Should India now look forward to unique ID cards?

Summary:In his book Imagining India: Ideas for the New Century, Nandan Nilekani, co-founder of Infosys, talks about how the future of India depends not just on simple economic growth, but also on reforms and innovations in all sectors of public life.Today, he has the rank equivalent to that of an Indian Cabinet Minister to put many innovative ideas to practice.

In his book Imagining India: Ideas for the New Century, Nandan Nilekani, co-founder of Infosys, talks about how the future of India depends not just on simple economic growth, but also on reforms and innovations in all sectors of public life.

Today, he has the rank equivalent to that of an Indian Cabinet Minister to put many innovative ideas to practice.

A month after forming the new government, Indian Prime Minister Manmohan Singh has proved that he means business. Yesterday, his government announced that Nilekani would take over as chairman of the Unique Identification Authority of India (UIDAI).

Once implemented, the ambitious unique identification (UID) project would ensure each one of India's over 1.1 billion people have a unique biometric identity card.

"This demonstrates the commitment of the UPA government to fast-track the implementation of their election manifesto, which had UID as a key project," Som Mittal, president of software body Nasscom, said yesterday.

Nilekani has since resigned as co-chairman of Infosys, and was reportedly chosen by the PM himself.

Estimated to be worth nearly US$4 billion, the UID project will eventually become the basis of the Citizens Smart Card Project, recommended by the Second Administrative Reforms Commission, which would enable citizens to avail of subsidies on food, energy, education, etc.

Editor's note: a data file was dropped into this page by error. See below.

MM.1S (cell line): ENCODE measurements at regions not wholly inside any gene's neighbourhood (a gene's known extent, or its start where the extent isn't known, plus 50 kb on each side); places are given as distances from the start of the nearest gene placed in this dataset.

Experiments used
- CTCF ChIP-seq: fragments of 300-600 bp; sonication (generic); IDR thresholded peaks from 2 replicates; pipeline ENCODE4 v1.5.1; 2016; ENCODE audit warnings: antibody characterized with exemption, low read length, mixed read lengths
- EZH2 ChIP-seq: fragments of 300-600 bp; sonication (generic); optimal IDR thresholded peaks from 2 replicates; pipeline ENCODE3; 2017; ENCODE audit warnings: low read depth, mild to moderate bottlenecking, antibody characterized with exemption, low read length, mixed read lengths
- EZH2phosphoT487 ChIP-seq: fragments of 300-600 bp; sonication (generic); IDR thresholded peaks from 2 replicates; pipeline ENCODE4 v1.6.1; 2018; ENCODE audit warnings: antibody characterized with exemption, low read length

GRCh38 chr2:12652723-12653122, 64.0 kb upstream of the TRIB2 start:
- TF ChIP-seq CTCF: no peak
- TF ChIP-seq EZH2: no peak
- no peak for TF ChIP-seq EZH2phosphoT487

The appointment of Nilekani has a lot of bearing on the Indian IT industry. Here are some of my thoughts:

•  By appointing Nilekani, the government has signaled that public-private partnerships may well be the name of the game (at least, insofar as e-government projects are concerned). •  With Nilekani as its ambassador, the IT industry (and citizens) will look forward to speedier action on this project and smoother implementation. This should do a lot of good to the image of Indian IT. •  With Nilekani at the helm, India (in all probability) should have a state-of-the-art unique identification card program in place. •  This is a very critical project for India. It has significant transformational capabilities. If implemented soon and competently, this project can change the face of the country--by bringing about higher efficiencies and transparency, and reducing corruption (the biggest evil gripping Indian society today). •  This project can help reduce poverty by targeting schemes and subsidies toward those who really need it. •  The UID project will provide a huge database for planners to launch new schemes that can tackle several problems facing the country. •  If implemented properly, the UID can also bolster the country's security issues and curb terrorism and other threats to national security.

I think all Indians should now look forward to their unique ID cards and to days when we wouldn't have to stand in long queues, bribe officials and pay touts to get our work done. I hope it's not too early to imagine that India! Or is it, Mr. Nilekani?

Topics: Asean, CXO, Emerging Tech, Government, Government : Asia, India, Outsourcing, Software, Software Development, Tech Industry

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